Rural areas of Montana have different issues to deal with in fighting virus

Thursday, March 26, 2020

While it’s reasonable to assume that people living in rural areas such as Southern Montana face a lower risk of being infected with the coronavirus due to the relative ease of social distancing, rural residents should not assume that any part of the United States will be spared.

That was the message Monday from a top Centers for Disease Control doctor during a CDC webinar aimed at rural health care providers, stakeholders and the media.

Jay Butler, CDC deputy director of infectious diseases, addressed a variety of issues surrounding coronavirus and Covid-19 from social distancing, to prevention and testing and, of course, hand hygiene.

Butler said it’s going to take everyone in a community working together to stop the spread of the virus, focusing on the importance of social distancing.

“Social distancing is very important,” he said. “Stand together, but at least six feet apart.”

He said communities can stand together by protecting critical infrastructure, such as the health system.

One way the public can help achieve that goal is by calling before going to the hospital or the health care provider. He noted that symptoms can be diagnosed on the phone and that for those not in the most as-risk groups, isolating at home is as effective as going to the hospital.

He said it has to be recognized that a small number of people will be infected who require critical care -- the elderly and people with several pre-existing conditions such as respiratory ailments, lupus, cancer and diabetes. These are the priority cases that will need the limited number of hospital beds available.

He noted the coronavirus is a “truly a learning curve” for the CDC and that researchers are learning more daily.

“Sometimes despite the best science, what happens in nature can outsmart us,” he said, likening the situation to a tornado or hurricane in that a community can make all the plans ahead of time it wants, but it’s not going to stop it from hitting.

He, of course, mentioned hand-washing, along with social distancing, several times during the webinar as the most effective defense against the virus. He said there is little evidence that wearing a mask gives one any greater protection from being infected than proper hand hygiene.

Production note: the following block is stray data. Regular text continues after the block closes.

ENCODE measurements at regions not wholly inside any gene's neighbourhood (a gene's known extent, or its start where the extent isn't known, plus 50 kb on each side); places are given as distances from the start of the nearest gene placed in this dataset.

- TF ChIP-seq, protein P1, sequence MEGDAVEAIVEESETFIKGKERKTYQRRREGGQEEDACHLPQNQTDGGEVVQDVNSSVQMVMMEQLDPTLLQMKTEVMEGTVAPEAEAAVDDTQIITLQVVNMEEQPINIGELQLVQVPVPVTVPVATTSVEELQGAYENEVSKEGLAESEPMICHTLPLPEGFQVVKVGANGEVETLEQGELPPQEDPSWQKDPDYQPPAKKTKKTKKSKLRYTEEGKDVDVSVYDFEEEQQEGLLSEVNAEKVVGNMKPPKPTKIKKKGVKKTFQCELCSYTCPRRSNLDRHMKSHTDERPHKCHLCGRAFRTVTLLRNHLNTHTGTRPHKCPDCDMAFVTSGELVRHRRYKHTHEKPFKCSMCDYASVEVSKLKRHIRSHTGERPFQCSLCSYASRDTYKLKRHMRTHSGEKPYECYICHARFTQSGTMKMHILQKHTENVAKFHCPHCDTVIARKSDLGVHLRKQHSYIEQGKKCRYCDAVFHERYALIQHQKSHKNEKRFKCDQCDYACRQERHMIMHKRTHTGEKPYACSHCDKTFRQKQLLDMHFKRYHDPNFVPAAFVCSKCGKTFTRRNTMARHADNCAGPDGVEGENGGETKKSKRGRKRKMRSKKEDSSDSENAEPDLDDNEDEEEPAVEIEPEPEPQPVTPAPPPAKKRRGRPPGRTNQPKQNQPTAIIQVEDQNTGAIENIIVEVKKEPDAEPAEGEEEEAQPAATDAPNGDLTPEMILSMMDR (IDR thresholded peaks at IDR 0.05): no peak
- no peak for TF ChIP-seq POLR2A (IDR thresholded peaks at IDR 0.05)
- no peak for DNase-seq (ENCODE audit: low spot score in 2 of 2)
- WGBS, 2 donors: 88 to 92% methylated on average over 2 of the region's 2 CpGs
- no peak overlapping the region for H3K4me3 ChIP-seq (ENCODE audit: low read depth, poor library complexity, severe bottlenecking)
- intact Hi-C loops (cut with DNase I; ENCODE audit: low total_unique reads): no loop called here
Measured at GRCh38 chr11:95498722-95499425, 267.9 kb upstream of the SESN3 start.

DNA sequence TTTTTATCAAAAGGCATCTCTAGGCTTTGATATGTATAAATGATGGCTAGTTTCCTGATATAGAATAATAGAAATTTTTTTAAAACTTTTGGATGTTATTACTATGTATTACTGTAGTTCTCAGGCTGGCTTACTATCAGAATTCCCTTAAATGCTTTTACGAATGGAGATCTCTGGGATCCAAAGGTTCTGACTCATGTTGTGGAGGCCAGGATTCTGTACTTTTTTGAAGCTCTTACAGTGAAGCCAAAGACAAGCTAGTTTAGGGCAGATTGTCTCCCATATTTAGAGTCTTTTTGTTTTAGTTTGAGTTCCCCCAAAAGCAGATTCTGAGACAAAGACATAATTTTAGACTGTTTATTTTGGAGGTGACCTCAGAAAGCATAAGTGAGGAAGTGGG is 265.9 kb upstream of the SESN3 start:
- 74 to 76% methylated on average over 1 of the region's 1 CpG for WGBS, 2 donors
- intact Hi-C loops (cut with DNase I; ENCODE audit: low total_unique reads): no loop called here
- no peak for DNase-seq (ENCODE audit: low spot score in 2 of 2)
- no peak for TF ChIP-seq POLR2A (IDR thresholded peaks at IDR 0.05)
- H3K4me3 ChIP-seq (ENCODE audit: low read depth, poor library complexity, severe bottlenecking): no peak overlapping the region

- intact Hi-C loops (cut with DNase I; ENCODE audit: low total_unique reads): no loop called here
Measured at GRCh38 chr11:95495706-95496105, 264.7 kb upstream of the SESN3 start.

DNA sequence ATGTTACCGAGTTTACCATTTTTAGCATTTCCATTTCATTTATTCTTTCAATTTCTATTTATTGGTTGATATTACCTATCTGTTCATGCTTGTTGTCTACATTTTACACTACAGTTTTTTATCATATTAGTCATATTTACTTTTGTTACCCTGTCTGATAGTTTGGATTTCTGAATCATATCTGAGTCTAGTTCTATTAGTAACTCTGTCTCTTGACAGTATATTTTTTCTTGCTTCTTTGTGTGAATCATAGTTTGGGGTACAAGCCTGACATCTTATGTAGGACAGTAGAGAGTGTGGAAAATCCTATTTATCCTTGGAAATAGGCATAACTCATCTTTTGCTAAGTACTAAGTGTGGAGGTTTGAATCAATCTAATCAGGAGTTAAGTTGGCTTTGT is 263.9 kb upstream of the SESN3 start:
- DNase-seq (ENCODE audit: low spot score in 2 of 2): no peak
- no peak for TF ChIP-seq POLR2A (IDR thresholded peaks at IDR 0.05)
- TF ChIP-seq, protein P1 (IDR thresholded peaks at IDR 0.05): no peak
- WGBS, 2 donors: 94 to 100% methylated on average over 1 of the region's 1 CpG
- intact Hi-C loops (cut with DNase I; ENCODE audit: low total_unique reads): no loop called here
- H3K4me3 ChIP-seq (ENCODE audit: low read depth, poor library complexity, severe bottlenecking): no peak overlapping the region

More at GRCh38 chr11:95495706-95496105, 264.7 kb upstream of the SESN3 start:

He also mentioned that a few drugs “have shown promise” in treating Covid-19, all of the evidence so far is anecdotal.

“Currently there are no proven medications that will treat Covid-19 and have documented improvements in outcomes,” he said.

He noted the same thing about reports that people infected with Covid-19 experience changes in their sense of smell or taste.

When asked whether rural communities are at less risk than urban ones, Butler said it depends more on the local environment than a person’s county environment.

“If a county has two people per square mile, that’s a good start,” he said. “But if you are in a house with 20 people, your risk is as high as someone living in an urban environment.”

He said rural areas have particular challenges in addition to their inherent advantages. Among them are a lack of widespread broadband or even basic internet access which make working from home or even keeping abreast of the latest health guidelines difficult, as well as distance to hospitals and obtaining transportation for the elderly.

Despite that, he said, many ranch and farm activities should not be adversely impacted.

“I was working on a farm as an undergraduate student,” he said. “That is the kind of activity that should be able to continue because it’s not that hard to social distance compared to working in an office.”

He advised farmworkers to avoid a lot of interpersonal contact when they come back in off the field and “Do what you can to make hand hygiene possible — preferably water and soap.”

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